By ROBERT WHITCOMB
While we know a lot about Elliot Rodger, the young man who murdered six, injured 13 others and then killed himself on a rampage in Isla Vista, Calif., on May 23, we still do not know as much as we should to derive all the painful lessons; there are ambiguities galore. But his case has rightly energized the debate about gun laws and the fragmented American mental-health “system.”
I’d guess that the Second Amendment was far more about state militias than individual possession. Otherwise why did the Founders write in the amendment of the need for a “well-regulated militia” as its justification? (Especially note the phrase “well-regulated.”) Still, the amendment is badly written and it’s impossible to know for sure what the Founders wanted. Meanwhile, the firearms makers and gun-rights absolutists hold sway in Congress, whatever the public-opinion polls, and presumably will continue to do so for the indefinite future. (The one argument that gun-rights absolutists have that I think has a smidgen of sense is that our heavily armed population might make it more difficult for a dictatorship in Washington or outside invader to impose its will. Still, could they defeat military forces?)
Anyway, since the late ’60s and early ’70s, with the new drugs marketed as panaceas for severe mental illness, and the deinstitutionalization movement, which closed many mental hospitals, it’s been increasingly tough to commit people to institutions against their will.
Things got worse with the Health Insurance Portability and Affordability Act (HIPAA) of 1996, a part of which makes it agonizingly arduous for relatives to obtain essential psychiatric and other medical information about adult mentally ill people. We need to make it easier for families to obtain such information and then be able to act on it by obtaining a court order to involuntarily hold people who have shown themselves as potentially dangerous.
Legislation in Congress filed by Rep. Timothy Murphy (R-Penn.), Congress’s only clinical psychologist (Congress needs many more of them!), would help. It would encourage states to commit severely mentally ill people to mental hospitals or mandatory outpatient treatment by, among other things, loosening the privacy rules to give families more actionable clinical facts about troubled relatives.
But unfortunately it fails to speak to the need to build more mental hospitals, both private and state-run. Far too many of the mentally ill will not cooperate in outpatient therapy, be it sessions with therapists and/or taking medication. The fact is that some people need to be committed for long periods, and some for the rest of their lives. And that’s what happens anyway. We use our prisons for this function; at least half of America’s huge jail population is mentally ill in varying degrees, with many out-and-out insane.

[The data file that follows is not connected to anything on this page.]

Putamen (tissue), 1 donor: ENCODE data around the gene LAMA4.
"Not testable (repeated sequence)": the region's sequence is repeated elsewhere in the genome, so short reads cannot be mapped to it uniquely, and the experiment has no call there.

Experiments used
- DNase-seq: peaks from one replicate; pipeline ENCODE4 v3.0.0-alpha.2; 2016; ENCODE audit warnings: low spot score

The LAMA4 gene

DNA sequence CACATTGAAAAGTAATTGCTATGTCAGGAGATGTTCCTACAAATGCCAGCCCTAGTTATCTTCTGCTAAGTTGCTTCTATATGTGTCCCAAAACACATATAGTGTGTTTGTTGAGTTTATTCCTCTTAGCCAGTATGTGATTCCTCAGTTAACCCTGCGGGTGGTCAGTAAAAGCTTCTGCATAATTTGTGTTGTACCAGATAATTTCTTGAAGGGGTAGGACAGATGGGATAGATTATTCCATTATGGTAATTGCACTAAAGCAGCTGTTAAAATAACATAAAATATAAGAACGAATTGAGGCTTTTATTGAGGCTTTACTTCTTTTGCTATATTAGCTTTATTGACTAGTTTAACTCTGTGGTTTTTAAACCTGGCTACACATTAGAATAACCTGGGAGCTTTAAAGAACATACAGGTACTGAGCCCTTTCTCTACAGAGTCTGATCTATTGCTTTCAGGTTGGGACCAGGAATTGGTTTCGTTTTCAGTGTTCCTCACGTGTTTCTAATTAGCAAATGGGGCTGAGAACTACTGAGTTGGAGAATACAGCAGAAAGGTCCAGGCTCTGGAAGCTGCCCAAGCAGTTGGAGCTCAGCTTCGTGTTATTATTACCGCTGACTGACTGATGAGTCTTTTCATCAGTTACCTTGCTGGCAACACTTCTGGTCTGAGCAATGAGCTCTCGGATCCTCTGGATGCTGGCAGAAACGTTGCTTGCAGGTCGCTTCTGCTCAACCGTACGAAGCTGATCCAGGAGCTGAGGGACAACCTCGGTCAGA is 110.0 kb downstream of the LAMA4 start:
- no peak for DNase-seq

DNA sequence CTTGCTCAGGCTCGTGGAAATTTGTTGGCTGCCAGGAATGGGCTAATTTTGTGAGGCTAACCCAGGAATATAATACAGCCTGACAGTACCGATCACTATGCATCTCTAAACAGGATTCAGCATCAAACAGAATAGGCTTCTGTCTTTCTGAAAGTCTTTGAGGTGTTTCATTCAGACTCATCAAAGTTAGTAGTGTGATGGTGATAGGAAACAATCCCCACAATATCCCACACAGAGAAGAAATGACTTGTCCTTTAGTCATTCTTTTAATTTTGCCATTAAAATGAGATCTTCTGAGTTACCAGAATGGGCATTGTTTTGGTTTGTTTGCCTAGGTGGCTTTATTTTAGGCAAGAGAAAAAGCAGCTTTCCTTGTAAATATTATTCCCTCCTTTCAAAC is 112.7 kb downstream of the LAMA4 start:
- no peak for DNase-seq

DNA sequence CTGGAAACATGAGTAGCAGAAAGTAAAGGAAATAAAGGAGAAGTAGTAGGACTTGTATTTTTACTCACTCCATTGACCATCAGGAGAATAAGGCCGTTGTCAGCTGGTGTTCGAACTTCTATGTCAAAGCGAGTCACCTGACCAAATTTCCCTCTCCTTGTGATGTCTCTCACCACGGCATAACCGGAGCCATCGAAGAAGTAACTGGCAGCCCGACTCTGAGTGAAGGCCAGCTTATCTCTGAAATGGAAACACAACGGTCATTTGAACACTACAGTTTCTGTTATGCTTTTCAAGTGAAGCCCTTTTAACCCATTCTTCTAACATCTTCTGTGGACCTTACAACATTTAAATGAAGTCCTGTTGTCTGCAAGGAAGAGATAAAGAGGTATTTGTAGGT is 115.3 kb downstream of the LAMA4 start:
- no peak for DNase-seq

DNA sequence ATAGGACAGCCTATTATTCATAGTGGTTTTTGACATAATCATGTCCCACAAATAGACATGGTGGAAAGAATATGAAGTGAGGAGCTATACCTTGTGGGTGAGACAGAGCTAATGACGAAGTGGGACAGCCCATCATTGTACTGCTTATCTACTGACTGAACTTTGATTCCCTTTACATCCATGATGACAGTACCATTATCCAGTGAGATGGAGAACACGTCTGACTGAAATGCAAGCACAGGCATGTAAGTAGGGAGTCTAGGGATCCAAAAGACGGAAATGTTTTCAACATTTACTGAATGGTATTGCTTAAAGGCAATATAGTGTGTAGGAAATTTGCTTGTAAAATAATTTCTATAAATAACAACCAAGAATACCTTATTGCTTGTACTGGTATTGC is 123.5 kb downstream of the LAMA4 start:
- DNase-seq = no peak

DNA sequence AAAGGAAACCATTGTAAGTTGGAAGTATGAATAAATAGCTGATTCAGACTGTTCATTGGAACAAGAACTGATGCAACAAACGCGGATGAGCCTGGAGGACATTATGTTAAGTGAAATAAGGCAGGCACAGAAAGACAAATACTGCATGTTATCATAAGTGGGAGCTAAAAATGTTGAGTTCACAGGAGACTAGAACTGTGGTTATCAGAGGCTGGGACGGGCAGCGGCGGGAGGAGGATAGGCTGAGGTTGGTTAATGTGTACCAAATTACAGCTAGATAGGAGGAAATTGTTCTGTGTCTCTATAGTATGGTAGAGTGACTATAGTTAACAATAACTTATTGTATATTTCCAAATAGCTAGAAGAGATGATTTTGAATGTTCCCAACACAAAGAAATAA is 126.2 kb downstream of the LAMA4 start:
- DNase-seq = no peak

At the same time, laws should be changed to more clearly limit the ability of people declared by a judge to be mentally ill to buy guns. Further, there should be more legal mechanisms to let police obtain warrants to take firearms away from people deemed dangerous. (And, yes, I know that Elliot Rodger stabbed to death three of his victims. But it’s far easier and faster to kill people with guns than with any other weapon except of course with what a competent bomb maker could make.) Look at the mass murders of recent years.) As it is, the police have remarkably little legal power to stop crazy people from perpetrating violent crimes.
Will any major reforms involving the interface of guns and the mentally ill actually be implemented? Yes, though it may take a few more massacres. Meanwhile, who will lead to the way to build more mental hospitals to hold and treat people for whom outpatient treatment may be insufficient? Liberals and some libertarians will complain about the threat to civil liberties, conservatives about the cost. But what about the right of citizens not to be imperiled by crazy people walking around, and what about the huge financial cost of law enforcement and incarceration for so many of these people?
Thus we begin another summer. (I take June 1 as the real start of the season.) First comes lushness and freshness — “And what is so rare as a day in June?” asked James Russell Lowell, the 19th Century New England poet. He went on, in romantic (corny?) Victorian fashion:
Now is the high-tide of the year,
and whatever of life hath ebbed away
Comes flooding back with a ripply cheer,
Into every bare inlet and creek and bay;
Now the heart is so full that a drop overfill it
Then it gets grittier as we go into July and the lawns turn brown. Then comes a renewed freshness, almost a second spring, but with dimmer light and school-return anxiety (whatever your age) toward the end. Faster and faster comes Labor Day.
Robert Whitcomb (email@example.com) oversees newenglanddiary.com. He is a former Providence Journal editorial-page editor, former finance editor of the International Herald Tribune and former managing editor of several newsletters on mental and behavioral health.